Priority Products are identified with support from the VT First Advisory Board, Sodexo’s local produce distributors, and Vermont’s Farm and Forest Viability Program, among others. For instance, one priority product that was developed in response to institutional markets seeking a 100% Vermont-raised beef product was Precision Valley Specialty Meats’ hormone and growth promotant-free beef, which is a ground beef product made from transitional dairy cattle (cattle that are no longer productive for dairy).  Precision Valley offers Vermont dairy farms a reliable premium for cattle that would otherwise be sold at highly-fluctuating regional cattle auction prices. Currently, all Precision Valley cattle come from dairy farms in Addison County and are slaughtered and processed in Springfield, VT.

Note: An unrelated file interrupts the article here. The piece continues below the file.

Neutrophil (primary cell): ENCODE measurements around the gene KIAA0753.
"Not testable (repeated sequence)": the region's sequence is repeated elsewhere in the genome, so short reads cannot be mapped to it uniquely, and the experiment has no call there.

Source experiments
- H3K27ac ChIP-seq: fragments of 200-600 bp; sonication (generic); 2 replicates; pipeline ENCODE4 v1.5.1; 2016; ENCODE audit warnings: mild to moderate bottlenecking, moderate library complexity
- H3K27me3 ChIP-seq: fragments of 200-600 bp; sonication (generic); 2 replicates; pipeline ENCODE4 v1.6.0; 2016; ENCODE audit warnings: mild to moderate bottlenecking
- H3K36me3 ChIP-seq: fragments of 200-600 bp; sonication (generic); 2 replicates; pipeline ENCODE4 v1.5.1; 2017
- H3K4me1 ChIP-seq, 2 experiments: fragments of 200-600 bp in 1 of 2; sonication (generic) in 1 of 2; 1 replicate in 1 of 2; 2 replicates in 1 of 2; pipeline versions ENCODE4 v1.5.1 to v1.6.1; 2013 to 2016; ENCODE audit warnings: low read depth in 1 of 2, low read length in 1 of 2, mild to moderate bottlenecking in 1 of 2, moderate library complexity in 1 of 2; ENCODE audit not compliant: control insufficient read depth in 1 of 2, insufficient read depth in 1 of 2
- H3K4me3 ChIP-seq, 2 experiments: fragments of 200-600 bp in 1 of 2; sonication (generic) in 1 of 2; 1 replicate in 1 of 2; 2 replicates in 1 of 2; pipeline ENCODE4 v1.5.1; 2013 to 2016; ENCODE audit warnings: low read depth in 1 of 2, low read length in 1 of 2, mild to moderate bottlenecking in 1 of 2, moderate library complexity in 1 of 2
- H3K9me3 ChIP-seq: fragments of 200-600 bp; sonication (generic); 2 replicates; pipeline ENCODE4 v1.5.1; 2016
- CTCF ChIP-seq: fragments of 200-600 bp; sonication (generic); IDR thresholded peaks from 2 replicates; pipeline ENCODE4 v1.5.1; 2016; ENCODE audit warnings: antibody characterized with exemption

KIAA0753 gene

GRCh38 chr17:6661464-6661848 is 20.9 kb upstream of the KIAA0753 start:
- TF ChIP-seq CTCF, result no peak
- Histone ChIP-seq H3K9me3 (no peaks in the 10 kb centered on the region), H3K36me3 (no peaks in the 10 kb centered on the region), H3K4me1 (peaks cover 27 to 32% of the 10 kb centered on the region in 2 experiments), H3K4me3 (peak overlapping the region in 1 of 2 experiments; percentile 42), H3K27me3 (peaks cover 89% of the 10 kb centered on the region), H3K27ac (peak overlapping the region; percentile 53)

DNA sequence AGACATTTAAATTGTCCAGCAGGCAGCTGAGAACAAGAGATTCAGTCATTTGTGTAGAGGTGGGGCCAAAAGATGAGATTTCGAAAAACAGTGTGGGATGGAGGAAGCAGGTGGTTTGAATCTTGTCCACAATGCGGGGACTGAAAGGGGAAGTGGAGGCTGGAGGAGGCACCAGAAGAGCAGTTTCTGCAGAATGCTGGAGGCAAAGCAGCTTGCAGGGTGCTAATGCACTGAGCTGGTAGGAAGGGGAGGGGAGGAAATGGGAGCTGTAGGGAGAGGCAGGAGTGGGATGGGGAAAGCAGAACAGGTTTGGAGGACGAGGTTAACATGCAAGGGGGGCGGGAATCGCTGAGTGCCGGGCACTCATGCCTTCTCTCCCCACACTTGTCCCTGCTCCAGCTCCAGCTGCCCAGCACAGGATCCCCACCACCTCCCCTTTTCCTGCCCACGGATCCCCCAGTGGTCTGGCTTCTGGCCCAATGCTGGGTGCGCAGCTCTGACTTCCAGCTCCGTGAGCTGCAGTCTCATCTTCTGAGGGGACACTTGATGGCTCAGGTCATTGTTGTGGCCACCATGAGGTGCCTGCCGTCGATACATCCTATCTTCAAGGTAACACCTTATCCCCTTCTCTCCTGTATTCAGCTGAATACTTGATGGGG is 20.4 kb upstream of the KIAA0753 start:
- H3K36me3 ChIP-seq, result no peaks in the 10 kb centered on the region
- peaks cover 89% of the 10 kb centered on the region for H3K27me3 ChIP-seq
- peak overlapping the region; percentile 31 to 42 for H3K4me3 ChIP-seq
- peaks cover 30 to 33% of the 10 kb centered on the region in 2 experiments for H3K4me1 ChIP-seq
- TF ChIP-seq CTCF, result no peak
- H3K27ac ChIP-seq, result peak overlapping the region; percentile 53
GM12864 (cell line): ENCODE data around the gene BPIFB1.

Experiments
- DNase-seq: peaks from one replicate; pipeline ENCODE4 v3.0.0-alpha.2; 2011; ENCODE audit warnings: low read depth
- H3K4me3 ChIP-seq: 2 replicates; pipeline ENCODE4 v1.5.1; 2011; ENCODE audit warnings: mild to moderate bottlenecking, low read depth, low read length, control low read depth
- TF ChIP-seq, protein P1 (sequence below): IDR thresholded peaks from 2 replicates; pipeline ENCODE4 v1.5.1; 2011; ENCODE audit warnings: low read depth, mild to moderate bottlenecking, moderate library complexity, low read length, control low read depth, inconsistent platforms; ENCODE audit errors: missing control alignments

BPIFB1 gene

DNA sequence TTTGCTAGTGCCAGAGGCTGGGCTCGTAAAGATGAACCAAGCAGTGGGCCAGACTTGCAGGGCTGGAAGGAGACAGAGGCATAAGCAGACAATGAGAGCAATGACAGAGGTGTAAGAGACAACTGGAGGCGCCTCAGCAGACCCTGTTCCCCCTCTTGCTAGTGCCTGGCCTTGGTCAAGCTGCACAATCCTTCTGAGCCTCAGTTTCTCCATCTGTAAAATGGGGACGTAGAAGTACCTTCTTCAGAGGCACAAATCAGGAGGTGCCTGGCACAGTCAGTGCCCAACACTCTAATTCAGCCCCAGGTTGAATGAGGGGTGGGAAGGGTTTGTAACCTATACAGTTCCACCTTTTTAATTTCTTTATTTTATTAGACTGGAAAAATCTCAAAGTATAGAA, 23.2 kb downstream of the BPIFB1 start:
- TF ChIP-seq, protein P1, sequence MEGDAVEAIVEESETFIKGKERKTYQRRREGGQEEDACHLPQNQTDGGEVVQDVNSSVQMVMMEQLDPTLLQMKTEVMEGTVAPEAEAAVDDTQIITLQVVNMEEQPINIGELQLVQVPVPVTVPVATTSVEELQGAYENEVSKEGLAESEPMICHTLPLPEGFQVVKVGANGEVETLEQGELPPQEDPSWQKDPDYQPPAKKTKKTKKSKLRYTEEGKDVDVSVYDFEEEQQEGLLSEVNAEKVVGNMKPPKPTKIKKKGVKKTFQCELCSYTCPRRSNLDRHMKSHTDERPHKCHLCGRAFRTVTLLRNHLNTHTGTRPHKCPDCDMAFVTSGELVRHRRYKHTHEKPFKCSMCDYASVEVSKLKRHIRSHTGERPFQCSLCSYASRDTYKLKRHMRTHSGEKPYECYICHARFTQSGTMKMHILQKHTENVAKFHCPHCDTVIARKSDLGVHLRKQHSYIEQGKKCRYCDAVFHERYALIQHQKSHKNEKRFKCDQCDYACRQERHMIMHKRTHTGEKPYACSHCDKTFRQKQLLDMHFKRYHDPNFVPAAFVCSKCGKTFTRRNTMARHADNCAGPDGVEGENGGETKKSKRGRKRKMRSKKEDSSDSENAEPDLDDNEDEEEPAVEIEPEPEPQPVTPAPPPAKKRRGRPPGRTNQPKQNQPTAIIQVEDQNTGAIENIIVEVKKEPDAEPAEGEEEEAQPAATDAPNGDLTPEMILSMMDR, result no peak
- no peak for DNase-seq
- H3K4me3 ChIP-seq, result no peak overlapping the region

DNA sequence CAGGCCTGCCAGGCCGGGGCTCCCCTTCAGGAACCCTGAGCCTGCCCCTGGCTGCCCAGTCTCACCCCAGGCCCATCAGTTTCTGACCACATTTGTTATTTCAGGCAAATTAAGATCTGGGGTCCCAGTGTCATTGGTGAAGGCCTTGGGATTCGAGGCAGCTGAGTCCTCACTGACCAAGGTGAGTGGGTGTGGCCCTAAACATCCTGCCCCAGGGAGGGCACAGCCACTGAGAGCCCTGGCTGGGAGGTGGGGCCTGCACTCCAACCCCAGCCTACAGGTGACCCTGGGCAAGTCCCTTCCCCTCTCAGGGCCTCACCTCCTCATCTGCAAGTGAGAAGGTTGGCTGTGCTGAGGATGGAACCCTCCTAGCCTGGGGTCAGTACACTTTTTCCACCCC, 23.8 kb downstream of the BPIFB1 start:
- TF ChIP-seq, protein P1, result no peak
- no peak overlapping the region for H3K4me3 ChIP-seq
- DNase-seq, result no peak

Tying It All Together – Our Regional Network

 

Complex, wicked problems are dynamic [and] require generative responses – learning, innovation, and adaptation over long periods of time.

– Peter Plastrik, Madeleine Taylor, John Cleveland
Connecting to Change the World

Lynn Jennings, one of the best female American runners of all time, posts up in Vermont’s Northeast Kingdom for a few months of the year as a running camp director.  When asked why even some of the most committed, self-motivated runners seek out her camp year after year, her answer is simple: “Because we all get lazy.”  We all need a jolt, a reminder of what all our training, day to day, is amounting to.

In the first meeting of Farm to Institution New England’s (FINE) Network Advisory Councilfine logo this past winter, Executive Director Peter Allison instructed us Advisory Council members to be on the lookout in our mail for a book.  Sure enough, a few days later – signed, sealed, and delivered – it arrived: Connecting to Change the World: Harnessing the Power of Networks for Social Impact.